F-15Ks, the latest and most expensive fighter jets that Korea has acquired, are much more likely to be grounded than the country’s aging jets due largely to difficulty in securing spare parts, according to a confidential parliamentary report.
The classified report, written in November last year by Kwon Ki-yool, chief advisor to the National Assembly Defense Committee, reveals that the grounded — not operationally ready for supply (G-NORS) rate of F-15Ks was 12.8 and 10.2 percent in 2009 and 2010, respectively.
F-15Ks’ unavailability was much higher compared to other fighter jets of the Air Force, including KF-16s whose G-NORS rate was only 5.7 and 5.2 percent in 2009 and 2010.
Korea has purchased 60 F-15Ks from Boeing at around $100 million per aircraft since 2002, whereas it manufactured 120 KF-16s, a variant of the F-16, at around $30 million each under license from Lockheed Martin in the 1990s.
The G-NORS rates of the McDonnell Douglas F-4Es and Northrop F-5s, most of which were introduced more than 30 years ago, were even lower.
The unavailability rate of the F-4Es was less than 2 percent in 2009 and 2010, while that of the F-5s was less than 6.5 percent during the two-year period.
An Air Force official said the G-NORS rate of the F-15Ks is much higher than other fighter jets because of a lack of parts in stock and the military’s inexperience in operating new jets.
“We have been struggling to secure spare parts for the F-15Ks,” he said. “The problem is that they are expensive to buy and their delivery time is slow upon placing an order.”
An industry insider pointed out that the high G-NORS rate is partly attributed to additional features that Korea has added to the F-15K.
“The F-15K has incorporated many improvements to the existing F-15,” he said. “But the downside of this is that those parts are often unique to Korea and thus hard to get.”
An F-15K crashed during a night training flight in June 2006 off the east coast, raising doubts over the reliability of the two-engine, multirole fighter.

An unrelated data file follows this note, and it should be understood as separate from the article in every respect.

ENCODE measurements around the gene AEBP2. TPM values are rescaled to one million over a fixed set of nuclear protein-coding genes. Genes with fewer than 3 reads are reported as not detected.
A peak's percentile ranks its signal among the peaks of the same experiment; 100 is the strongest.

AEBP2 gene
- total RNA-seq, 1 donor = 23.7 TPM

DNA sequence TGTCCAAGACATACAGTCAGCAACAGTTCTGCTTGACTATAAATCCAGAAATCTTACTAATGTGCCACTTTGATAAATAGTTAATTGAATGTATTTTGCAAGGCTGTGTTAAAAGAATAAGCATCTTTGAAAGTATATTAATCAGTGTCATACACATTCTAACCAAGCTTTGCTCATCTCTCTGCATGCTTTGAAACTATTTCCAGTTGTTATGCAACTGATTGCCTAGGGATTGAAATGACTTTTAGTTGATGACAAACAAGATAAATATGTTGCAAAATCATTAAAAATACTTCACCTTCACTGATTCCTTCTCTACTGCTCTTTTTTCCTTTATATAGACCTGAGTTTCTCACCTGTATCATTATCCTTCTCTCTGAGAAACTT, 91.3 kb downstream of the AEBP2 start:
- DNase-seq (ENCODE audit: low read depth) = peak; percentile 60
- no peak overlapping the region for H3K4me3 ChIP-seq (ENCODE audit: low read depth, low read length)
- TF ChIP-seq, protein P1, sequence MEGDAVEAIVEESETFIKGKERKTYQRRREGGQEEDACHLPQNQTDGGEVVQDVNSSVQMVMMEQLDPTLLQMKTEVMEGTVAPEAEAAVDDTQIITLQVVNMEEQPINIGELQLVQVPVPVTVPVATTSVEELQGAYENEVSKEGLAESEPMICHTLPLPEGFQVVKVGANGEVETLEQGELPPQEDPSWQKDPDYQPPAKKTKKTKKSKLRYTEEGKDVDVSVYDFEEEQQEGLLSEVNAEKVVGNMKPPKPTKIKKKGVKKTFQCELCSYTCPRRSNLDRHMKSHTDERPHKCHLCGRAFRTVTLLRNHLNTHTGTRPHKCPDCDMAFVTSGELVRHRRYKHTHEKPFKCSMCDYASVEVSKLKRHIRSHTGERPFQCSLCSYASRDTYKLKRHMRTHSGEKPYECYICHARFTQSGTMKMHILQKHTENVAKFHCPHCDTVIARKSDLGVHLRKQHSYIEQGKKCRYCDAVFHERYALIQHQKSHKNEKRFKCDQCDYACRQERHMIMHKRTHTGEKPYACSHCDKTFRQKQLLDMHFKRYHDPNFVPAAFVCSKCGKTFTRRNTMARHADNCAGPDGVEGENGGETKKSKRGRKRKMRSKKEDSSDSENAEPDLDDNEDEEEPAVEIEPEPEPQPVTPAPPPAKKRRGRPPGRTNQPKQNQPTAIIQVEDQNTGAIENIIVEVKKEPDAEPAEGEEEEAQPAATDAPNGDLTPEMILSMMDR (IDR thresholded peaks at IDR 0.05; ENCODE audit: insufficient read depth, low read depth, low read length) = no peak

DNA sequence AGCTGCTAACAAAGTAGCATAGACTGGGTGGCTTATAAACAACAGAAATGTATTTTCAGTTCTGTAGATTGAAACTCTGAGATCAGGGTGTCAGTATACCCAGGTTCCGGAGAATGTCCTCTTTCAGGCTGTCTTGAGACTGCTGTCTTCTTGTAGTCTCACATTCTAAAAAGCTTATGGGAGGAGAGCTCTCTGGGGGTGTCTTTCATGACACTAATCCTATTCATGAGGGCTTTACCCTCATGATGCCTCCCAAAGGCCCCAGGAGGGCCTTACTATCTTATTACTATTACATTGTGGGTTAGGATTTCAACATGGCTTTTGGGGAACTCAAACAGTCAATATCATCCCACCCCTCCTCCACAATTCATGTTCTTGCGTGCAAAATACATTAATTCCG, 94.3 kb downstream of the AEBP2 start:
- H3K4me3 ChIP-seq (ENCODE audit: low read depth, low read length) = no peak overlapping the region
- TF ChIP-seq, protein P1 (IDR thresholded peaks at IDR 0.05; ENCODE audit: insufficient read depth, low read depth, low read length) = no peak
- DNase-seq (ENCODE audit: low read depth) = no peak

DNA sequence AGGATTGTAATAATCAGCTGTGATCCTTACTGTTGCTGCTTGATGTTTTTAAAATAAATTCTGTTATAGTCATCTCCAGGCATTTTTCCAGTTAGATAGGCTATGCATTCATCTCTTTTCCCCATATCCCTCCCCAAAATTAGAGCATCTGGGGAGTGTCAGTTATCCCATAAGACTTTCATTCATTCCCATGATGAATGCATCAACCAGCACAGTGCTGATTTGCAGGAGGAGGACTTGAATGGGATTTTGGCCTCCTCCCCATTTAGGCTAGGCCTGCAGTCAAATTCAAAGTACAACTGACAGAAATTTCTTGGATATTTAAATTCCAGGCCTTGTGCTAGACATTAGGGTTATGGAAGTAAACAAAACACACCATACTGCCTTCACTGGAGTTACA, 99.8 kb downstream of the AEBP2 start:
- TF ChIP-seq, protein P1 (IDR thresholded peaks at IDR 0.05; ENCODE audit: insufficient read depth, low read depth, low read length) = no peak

Senior Air Force officials said that the Defense Acquisition Program Administration (DAPA) will sign a performance based logistics (PBL) deal worth 300 billion won ($267 million) with Boeing by this week in an effort to improve the operational rate of the F-15Ks.
“We are very concerned about the low operational readiness of the F-15Ks and share the view that its G-NORS rate can be significantly lowered,” an Air Force general who has been negotiating with Boeing said.
“DAPA plans to sign a PBL with Boeing so that spare parts will be more readily available in the future.”
The PBL is an alternative logistics support solution that allows a customer to pay for performance rather than products or services.
Boeing will be the first foreign military contractor to sign a PBL with Korea.
A company official downplayed concern over the low operational readiness of the F-15Ks, saying other countries, including the United States, maintain F-15 variants at G-NORS rates of more than 25 percent.
An Air Force officer claimed that the rates for F-15Ks and KF-16s were lowered to 8.24 percent and 3.38 percent, respectively, last year after intensive maintenance efforts. (Source: Lee Tae-hoon: The Korea Times)
While these problems appear to spell doom for Boeing in their attempts to win the contract for South Korea’s FX-III fighter acquisition project with their F-15 Silent Eagle (which we assume is happening until proven otherwise), the signing of the performance based logistics contract cements a bond with the ROK that proves Boeing is willing to put their money on the line to achieve the ROK Air Force’s required “grounded — not operationally ready for supply” (G-NORS) rates.
Showing some willingness to bend for South Korea, along with their previous history in winning FX-I and FX-II will give Boeing a strong platform for winning the FX-III should they come through with both the Silent Eagle design and this new issue in resolving these G-NORS issues.
It may have been perfect timing for Boeing.
Craig was born & raised in the United States, having recently returned there after over five years in Asia. He is currently pursuing further education in the realms of East Asian Studies and Politics. Craig is an avid fan of the political, economic, and military machinations occurring throughout the Asian continent and how those turning gears affect the rest of the world. He's currently covering both North and South Korea for Asia Security Watch, enjoying shedding light on to this far-too-often ignored slice of Asia.
Craig Scanlan has 82 post(s) on Asia Security Watch